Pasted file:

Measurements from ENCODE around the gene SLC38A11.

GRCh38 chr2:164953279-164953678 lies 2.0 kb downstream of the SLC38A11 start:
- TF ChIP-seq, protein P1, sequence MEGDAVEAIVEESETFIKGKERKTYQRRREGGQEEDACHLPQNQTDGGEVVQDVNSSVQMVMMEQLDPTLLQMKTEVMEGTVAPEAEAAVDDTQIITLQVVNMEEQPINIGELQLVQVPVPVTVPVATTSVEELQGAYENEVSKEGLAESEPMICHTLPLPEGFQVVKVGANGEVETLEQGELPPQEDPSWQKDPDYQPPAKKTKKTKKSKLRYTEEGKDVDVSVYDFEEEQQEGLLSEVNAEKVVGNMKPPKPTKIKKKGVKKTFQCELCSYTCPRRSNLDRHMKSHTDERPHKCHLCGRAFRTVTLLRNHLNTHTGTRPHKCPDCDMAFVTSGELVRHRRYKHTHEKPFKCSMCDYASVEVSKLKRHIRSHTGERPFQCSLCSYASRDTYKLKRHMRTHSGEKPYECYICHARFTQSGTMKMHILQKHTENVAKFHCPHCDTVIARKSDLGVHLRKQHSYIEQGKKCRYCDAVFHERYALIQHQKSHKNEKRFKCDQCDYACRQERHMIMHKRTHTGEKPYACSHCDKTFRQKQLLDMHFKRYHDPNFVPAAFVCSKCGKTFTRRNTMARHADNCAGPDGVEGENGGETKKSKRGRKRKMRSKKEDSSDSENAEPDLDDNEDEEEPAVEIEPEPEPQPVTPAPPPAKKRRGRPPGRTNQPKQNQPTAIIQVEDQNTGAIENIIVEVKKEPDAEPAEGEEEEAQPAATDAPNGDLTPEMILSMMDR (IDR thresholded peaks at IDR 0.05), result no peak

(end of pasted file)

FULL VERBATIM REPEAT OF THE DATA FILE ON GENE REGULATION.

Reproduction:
Measurements from ENCODE around the gene SLC38A11.

GRCh38 chr2:164953279-164953678 lies 2.0 kb downstream of the SLC38A11 start:
- TF ChIP-seq, protein P1, sequence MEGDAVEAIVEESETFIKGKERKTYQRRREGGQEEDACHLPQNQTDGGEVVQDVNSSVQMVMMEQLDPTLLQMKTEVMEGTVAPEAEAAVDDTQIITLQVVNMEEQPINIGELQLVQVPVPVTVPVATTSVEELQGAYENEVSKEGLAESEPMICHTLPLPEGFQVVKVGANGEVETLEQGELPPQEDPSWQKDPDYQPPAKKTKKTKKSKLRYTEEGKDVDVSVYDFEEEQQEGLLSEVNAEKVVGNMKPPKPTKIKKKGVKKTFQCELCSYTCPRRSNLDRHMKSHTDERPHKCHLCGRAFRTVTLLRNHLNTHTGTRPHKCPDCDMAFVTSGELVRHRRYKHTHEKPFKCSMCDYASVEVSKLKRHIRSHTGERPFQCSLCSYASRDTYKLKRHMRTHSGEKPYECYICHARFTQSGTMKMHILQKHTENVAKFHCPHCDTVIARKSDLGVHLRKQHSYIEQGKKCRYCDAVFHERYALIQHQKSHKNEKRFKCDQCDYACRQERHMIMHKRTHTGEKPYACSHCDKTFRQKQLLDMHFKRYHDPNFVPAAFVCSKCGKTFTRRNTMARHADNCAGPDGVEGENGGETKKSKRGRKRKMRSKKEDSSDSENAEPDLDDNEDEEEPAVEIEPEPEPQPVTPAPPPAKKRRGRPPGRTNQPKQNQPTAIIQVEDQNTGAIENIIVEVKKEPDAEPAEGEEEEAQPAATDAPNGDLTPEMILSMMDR (IDR thresholded peaks at IDR 0.05), result no peak